BITE SIZED THEATRE TO LIVEN UP YOUR LUNCHTIME

by Insiders Dunedin

University of Otago Theatre Studies students (L-R) Ria Jones, Alayne Dick, Bronwyn Wallace and Leah Carrell take High Tea to celebrate the launch of the 2013 Lunch Time Theatre Programme. 

One of the great things about living in a University City is the constant and consistent arrival of creative minds looking to expand. There is something refreshing for me in seeing students of a particular practical persuasion have the scope and strength of their work broadened and focused by the rigors of study. A more cynical fellow could scoff at the obvious, and cyclic, iterations of these relationships, but personally I get nostalgic for the time I first learned what post-modern stage productions could look like, or the texts of feminist / post-colonial revisionism.

Even if you don’t have the time, money or inclination to embark on this academic adventure yourself, you do have the opportunity to embrace the output it offers you. During each University Semester, the Theatre Studies Department does that every Thursday & Friday via the Lunchtime Theatre Programme at Allen Hall Theatre. For students, there’s the chance to put their lectures in to practice, experimenting with scripts, lighting design, directing and acting techniques. For audiences, it’s an opportunity to peer into the future of New Zealand’s performing arts scene, and given that the works are short (all less than an hour) and entry costs are low ($5 or $3 for students), the gamble you’re taking is low.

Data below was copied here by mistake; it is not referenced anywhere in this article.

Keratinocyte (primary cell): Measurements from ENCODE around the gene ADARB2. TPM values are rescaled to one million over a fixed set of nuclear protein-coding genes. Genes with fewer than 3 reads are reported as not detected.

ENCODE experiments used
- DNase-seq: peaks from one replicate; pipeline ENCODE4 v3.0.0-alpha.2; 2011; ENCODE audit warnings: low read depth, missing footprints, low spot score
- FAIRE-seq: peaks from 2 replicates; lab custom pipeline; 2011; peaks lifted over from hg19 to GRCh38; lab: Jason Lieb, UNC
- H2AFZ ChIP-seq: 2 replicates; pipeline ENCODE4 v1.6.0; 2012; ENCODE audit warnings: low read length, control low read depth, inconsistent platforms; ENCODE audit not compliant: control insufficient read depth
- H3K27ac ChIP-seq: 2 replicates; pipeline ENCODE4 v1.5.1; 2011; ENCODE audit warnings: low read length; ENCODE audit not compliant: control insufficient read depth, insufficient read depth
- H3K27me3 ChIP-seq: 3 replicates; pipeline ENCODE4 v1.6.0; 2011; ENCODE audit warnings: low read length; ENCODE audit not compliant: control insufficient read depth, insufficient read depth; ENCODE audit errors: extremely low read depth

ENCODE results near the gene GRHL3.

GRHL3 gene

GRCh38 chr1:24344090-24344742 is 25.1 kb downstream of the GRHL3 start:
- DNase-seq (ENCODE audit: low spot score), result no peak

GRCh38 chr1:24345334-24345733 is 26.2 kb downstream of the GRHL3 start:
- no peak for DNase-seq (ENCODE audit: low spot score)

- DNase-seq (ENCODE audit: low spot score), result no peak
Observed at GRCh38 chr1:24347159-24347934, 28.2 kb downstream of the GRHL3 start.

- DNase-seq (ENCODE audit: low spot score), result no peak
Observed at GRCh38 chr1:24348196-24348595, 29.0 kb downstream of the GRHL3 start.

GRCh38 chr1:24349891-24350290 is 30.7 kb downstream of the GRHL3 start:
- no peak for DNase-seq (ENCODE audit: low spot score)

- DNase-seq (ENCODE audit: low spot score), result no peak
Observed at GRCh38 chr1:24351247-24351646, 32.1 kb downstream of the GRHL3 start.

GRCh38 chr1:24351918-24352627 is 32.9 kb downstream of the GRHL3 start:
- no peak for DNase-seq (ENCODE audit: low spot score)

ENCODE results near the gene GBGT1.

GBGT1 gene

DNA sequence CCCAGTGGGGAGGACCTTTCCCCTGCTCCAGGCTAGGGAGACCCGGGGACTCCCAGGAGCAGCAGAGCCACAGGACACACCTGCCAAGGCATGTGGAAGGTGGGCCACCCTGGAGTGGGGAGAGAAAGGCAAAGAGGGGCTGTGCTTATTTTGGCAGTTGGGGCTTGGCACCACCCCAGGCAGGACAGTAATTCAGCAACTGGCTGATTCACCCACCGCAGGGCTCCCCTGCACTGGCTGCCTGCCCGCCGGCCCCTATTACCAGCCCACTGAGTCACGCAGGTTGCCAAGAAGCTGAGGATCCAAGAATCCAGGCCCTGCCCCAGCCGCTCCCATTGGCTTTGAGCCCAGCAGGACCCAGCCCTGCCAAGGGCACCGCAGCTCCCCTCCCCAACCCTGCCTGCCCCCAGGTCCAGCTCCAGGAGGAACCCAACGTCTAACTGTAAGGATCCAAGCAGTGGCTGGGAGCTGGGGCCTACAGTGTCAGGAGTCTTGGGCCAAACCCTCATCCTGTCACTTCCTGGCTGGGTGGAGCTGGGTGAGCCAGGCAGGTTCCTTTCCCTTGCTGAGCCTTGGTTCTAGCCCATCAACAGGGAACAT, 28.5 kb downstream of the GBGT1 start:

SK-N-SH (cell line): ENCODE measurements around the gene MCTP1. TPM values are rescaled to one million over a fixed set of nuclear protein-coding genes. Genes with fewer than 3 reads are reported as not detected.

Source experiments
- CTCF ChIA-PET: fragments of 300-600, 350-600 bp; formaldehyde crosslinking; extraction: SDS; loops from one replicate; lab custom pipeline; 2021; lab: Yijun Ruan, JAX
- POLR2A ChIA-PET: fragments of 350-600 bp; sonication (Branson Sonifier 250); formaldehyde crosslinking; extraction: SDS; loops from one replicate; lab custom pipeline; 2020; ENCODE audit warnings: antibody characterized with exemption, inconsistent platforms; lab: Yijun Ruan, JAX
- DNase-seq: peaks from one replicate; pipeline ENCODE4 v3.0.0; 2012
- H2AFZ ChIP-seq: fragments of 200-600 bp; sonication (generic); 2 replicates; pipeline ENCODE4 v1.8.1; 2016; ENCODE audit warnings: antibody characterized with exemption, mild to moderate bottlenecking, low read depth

This semester’s programme alone offers improvised comedy, choreography on the theme of Pakeha identity, a love affair with Robert LePage, and an interrogation on the theme of dust, from a pool of ten weekly productions. Some of them will be brilliant and some will be awful. As a performer, I have been in productions at both ends of that spectrum. As a former Theatre Editor for Critic – Te Arohi, attending every show for a year, I can assure you that most are somewhere in between. The worst-case scenario is losing a fiver and your lunch break. The best-case scenario is having your worldview shifted slightly by the creative energy of the next generation of local artists. I’m not much of a gambling man, but I like those odds. 

Lunch Time Theatre is every Thursday and Friday at 1pm during teaching time each semester. Productions take place at Allen Hall Theatre. For performance programmes email theatrestudies@otago.ac.nz
 

Post Submitted by Aaron Hawkins

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